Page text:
IRGC Ground Forces
At present, the IRGC ground force has 10 combat divisions, artillery, armour, ranger, airborne, special forces, and 17 military ranks. The IRGC ground force has 200,000 active forces and constitutes the main body of the Revolutionary Guards. The commander of the IRGC ground force is currently Mohammad Pakpour.
IRGC Intelligence Organization
The IRGC’s Intelligence Organization was created in June 2009, four months after the start of the uprisings, as a result of the amalgamation of IRGC intelligence and several other intelligence-related bodies in the IRGC. The head of the Organization is Hossein Taeb. The Organization has direct contacts with Khamenei’s office. The IRGC’s Intelligence Organization plays a role both in domestic suppression and in the regime’s terrorist activities abroad. The Organization uses the Bassij Organization to gather intelligence and conduct surveillance against all sectors of Iranian society.
IRGC Quds Force
The IRGC formed the extraterritorial Quds Force to meddle in the affairs of other countries. The Quds Force is the IRGC’s arm for terrorist operations and warmongering in other countries.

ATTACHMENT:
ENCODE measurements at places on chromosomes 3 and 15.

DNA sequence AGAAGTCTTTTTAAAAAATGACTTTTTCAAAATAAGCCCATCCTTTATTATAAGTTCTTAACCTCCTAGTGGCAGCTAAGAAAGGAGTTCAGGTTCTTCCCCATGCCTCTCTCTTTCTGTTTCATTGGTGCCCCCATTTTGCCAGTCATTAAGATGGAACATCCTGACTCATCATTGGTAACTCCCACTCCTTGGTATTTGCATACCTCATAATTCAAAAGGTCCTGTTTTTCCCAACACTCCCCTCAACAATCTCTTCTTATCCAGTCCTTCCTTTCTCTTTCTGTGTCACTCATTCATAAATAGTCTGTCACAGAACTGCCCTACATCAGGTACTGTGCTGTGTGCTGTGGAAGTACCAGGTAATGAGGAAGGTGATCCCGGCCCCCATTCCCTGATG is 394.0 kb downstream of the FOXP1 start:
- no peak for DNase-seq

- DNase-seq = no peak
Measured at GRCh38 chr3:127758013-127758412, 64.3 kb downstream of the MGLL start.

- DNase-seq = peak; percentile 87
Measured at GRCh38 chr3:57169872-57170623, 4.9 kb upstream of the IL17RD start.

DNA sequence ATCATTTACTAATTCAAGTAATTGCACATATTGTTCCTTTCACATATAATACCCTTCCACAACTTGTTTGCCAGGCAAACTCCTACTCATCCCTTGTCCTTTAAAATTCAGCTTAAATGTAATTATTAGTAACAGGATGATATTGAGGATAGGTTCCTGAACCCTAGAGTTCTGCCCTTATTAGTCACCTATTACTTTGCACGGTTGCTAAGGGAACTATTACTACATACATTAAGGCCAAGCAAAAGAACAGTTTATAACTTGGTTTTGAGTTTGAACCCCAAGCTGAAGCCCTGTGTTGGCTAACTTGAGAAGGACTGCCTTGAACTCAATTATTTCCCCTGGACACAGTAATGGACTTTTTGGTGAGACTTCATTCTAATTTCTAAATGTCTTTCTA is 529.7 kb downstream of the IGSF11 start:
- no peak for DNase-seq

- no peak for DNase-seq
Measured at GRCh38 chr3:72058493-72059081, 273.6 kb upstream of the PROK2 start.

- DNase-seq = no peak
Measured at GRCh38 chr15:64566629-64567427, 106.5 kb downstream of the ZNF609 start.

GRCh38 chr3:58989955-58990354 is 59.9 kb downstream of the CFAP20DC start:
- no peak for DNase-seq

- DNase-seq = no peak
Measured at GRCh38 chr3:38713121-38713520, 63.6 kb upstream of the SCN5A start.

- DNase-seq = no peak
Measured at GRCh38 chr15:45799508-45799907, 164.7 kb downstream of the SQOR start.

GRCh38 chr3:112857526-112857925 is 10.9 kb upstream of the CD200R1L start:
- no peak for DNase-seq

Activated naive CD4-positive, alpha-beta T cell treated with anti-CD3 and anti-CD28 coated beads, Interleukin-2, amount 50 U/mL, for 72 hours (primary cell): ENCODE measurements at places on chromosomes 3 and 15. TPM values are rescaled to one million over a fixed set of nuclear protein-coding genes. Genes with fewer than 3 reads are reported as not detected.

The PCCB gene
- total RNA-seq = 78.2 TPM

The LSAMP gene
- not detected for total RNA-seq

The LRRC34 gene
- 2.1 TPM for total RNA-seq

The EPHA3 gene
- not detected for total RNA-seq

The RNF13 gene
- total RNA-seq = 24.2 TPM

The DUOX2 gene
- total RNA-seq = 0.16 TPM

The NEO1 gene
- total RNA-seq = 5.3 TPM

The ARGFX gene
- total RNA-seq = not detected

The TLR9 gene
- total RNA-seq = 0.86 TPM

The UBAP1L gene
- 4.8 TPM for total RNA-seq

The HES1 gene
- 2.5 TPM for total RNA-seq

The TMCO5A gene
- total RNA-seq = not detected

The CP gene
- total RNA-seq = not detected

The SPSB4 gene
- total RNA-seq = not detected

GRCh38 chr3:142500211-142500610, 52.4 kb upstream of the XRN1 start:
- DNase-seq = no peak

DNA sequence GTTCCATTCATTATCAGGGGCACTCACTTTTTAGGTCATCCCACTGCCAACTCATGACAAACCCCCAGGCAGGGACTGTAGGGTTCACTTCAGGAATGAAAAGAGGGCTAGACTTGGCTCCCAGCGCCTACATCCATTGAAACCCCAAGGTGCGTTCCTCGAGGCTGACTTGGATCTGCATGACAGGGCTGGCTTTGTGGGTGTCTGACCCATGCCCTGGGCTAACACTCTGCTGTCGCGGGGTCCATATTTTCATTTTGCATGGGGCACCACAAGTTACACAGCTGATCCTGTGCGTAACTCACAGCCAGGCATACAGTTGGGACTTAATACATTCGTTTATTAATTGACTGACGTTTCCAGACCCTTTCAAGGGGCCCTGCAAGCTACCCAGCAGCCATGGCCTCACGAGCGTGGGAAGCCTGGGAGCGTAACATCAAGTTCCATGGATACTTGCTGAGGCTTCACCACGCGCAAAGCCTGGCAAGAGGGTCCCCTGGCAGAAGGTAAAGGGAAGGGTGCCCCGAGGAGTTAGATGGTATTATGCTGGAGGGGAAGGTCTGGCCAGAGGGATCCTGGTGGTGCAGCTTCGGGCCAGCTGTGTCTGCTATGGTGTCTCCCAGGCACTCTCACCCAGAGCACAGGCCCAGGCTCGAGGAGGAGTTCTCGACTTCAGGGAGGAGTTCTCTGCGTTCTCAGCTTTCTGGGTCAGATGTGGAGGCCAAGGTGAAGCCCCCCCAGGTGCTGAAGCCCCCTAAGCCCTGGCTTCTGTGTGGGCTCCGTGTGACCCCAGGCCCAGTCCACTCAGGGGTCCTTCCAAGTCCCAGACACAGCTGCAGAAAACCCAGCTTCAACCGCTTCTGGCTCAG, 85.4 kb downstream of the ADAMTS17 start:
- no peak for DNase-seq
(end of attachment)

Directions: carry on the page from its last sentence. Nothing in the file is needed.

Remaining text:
On July 1, 2020, the National Council of Resistance of Iran (NCRI) shed light on the Quds Force, as well as its history and activities. The following paragraphs are from that report but the full article can be found here.
“The Quds Force (Quds Corps) officially operates outside of Iran, although in times of crisis, such as the November 2019 popular uprisings, they are brought in to suppress uprisings and attack the Iranian people. With the start of the Syrian Civil War in 2011, and the extensive participation of the Quds Force under the command of Qassem Soleimani in supporting the dictatorship of Bashar al-Assad, the name of the Quds Force and Soleimani was published more than ever in the international media.